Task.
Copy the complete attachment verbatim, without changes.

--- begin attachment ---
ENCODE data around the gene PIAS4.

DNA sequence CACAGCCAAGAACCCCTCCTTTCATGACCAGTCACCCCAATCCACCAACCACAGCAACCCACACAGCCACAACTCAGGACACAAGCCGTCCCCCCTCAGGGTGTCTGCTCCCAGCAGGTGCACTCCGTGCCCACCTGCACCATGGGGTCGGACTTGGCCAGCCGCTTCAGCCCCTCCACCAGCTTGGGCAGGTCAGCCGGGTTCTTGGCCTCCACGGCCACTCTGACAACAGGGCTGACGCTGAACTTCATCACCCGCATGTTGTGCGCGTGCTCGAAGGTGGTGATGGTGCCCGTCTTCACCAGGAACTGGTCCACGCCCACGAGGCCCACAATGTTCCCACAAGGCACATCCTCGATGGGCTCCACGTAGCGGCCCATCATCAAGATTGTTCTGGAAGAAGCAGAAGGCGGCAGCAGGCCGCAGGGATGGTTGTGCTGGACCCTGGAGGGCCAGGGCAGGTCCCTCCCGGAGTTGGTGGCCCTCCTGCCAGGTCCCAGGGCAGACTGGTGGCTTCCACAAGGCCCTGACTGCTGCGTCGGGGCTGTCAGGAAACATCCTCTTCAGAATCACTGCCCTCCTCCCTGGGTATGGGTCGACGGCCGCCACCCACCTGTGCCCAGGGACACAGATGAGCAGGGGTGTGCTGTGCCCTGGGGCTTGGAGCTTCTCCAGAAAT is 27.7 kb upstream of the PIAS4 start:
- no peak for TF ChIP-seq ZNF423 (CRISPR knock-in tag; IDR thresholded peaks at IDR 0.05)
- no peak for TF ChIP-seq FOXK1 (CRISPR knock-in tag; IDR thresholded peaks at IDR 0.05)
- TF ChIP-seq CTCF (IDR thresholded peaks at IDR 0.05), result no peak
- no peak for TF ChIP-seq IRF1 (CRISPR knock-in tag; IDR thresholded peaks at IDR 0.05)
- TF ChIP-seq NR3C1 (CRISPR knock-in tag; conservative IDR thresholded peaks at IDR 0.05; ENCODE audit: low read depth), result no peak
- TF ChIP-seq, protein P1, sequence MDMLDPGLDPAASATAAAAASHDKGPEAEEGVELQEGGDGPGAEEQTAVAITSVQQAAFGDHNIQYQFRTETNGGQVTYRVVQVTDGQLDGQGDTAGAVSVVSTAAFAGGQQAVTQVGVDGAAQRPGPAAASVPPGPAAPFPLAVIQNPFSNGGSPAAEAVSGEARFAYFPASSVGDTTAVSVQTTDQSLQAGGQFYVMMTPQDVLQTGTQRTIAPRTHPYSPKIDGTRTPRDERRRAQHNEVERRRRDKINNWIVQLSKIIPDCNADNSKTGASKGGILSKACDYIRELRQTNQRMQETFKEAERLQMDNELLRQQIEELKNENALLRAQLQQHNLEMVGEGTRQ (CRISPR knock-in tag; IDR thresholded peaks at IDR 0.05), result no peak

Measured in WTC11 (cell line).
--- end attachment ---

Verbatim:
ENCODE data around the gene PIAS4.

DNA sequence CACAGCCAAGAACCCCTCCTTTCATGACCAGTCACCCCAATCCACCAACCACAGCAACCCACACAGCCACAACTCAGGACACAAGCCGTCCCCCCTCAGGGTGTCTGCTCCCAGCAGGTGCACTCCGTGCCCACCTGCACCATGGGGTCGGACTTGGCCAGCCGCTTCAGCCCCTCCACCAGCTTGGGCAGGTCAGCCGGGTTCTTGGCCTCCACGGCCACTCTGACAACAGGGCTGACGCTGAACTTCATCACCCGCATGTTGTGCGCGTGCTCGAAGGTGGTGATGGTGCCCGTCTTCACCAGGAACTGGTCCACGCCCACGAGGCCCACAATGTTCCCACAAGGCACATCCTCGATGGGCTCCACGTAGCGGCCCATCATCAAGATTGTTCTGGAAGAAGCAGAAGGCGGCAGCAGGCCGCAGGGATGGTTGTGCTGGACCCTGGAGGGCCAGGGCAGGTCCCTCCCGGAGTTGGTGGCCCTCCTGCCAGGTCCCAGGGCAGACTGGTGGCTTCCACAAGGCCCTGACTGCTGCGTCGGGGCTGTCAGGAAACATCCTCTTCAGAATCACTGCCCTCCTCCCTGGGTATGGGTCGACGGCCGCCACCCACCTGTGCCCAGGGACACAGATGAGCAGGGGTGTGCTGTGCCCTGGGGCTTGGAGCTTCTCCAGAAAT is 27.7 kb upstream of the PIAS4 start:
- no peak for TF ChIP-seq ZNF423 (CRISPR knock-in tag; IDR thresholded peaks at IDR 0.05)
- no peak for TF ChIP-seq FOXK1 (CRISPR knock-in tag; IDR thresholded peaks at IDR 0.05)
- TF ChIP-seq CTCF (IDR thresholded peaks at IDR 0.05), result no peak
- no peak for TF ChIP-seq IRF1 (CRISPR knock-in tag; IDR thresholded peaks at IDR 0.05)
- TF ChIP-seq NR3C1 (CRISPR knock-in tag; conservative IDR thresholded peaks at IDR 0.05; ENCODE audit: low read depth), result no peak
- TF ChIP-seq, protein P1, sequence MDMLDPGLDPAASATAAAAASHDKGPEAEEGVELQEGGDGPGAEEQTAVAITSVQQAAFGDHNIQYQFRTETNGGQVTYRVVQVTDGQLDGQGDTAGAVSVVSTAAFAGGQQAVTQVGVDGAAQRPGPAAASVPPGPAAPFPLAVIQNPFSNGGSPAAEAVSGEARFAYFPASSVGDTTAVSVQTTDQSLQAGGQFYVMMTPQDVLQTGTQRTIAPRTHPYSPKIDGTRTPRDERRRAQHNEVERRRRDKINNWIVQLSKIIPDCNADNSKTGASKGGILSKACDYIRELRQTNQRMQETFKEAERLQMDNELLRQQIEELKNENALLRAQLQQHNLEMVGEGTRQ (CRISPR knock-in tag; IDR thresholded peaks at IDR 0.05), result no peak

Measured in WTC11 (cell line).